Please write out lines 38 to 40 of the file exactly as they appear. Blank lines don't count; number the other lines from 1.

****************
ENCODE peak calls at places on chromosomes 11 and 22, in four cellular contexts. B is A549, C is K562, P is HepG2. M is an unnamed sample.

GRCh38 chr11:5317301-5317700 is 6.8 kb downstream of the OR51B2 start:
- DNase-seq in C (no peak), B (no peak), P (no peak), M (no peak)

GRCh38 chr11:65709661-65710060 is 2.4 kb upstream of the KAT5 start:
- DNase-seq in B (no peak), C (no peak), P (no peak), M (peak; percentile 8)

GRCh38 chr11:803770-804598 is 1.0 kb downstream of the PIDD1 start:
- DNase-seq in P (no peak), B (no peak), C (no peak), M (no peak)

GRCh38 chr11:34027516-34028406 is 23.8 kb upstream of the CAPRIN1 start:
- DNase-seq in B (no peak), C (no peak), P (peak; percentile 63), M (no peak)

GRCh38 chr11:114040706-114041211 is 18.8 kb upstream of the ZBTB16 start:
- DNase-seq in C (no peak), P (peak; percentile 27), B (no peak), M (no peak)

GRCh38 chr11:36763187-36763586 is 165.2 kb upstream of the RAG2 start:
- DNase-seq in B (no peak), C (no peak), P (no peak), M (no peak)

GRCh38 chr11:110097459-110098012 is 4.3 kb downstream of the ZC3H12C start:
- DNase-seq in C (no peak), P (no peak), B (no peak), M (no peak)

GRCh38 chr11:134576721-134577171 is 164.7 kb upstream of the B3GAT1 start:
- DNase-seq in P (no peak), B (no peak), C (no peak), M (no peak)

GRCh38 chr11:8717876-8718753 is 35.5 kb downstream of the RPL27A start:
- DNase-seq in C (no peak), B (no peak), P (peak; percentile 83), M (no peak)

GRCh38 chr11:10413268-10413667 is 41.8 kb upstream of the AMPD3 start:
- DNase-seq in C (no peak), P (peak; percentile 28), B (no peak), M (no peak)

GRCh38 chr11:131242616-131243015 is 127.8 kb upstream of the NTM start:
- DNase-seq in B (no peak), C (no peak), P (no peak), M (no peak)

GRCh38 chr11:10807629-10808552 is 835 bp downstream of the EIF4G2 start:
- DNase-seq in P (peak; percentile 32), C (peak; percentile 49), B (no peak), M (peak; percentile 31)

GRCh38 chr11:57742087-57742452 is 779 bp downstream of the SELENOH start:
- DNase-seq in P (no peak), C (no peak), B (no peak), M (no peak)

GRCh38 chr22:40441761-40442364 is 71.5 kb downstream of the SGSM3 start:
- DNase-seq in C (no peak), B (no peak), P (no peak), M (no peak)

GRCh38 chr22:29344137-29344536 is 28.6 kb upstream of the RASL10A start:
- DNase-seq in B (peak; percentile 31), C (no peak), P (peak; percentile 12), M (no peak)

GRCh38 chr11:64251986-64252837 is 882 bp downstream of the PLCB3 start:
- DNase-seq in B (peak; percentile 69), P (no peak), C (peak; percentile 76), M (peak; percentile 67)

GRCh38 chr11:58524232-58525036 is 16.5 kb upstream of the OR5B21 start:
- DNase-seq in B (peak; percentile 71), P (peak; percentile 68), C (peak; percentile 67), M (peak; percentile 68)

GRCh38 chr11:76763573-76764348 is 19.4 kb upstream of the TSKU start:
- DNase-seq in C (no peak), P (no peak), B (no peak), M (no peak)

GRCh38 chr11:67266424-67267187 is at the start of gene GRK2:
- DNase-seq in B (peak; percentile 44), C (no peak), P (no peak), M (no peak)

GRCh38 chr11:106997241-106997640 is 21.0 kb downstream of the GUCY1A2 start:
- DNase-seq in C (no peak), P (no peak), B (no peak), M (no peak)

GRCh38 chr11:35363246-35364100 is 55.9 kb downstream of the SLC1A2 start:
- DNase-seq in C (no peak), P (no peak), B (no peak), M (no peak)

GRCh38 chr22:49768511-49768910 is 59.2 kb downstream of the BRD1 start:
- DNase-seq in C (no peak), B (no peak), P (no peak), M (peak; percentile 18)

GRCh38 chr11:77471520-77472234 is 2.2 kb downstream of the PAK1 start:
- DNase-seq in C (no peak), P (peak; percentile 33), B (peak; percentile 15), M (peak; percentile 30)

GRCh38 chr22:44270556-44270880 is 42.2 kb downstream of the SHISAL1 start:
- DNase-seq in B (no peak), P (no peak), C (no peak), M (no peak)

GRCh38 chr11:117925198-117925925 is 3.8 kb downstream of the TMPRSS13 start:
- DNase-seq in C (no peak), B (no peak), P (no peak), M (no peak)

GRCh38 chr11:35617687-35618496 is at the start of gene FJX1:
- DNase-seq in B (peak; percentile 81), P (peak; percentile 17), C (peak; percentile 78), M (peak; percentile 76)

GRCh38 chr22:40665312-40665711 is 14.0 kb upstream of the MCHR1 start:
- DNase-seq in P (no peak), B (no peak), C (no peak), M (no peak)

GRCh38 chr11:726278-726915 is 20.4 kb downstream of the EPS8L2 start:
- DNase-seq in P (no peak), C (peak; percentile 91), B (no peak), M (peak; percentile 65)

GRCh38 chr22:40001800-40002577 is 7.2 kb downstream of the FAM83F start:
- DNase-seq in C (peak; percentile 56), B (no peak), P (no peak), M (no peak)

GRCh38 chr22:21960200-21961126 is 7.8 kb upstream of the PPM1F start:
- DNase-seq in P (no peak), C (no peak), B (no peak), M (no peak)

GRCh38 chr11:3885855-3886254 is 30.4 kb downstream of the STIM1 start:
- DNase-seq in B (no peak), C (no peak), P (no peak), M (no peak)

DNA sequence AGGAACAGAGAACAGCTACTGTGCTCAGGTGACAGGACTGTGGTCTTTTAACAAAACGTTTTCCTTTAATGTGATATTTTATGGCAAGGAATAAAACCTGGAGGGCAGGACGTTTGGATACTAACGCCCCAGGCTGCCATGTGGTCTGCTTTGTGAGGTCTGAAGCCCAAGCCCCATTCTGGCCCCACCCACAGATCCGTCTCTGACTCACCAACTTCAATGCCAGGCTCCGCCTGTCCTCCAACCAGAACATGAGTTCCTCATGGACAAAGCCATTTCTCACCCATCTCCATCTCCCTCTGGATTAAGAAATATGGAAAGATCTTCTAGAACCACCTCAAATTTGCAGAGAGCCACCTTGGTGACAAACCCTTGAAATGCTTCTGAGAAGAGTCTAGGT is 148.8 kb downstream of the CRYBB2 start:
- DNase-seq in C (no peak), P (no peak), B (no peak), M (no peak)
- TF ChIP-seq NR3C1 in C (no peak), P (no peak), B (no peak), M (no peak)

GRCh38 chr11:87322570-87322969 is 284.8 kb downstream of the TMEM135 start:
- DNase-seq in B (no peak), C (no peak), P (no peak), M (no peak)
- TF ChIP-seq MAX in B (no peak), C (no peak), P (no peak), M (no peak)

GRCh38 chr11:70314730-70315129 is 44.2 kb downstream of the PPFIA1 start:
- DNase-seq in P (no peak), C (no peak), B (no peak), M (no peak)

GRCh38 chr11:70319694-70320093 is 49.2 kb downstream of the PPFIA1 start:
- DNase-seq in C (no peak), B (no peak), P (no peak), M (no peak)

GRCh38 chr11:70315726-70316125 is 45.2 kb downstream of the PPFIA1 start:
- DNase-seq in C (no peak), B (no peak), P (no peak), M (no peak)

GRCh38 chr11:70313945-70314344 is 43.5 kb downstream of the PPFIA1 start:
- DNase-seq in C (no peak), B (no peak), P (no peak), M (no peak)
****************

GRCh38 chr11:67266424-67267187 is at the start of gene GRK2:
- DNase-seq in B (peak; percentile 44), C (no peak), P (no peak), M (no peak)

GRCh38 chr11:106997241-106997640 is 21.0 kb downstream of the GUCY1A2 start: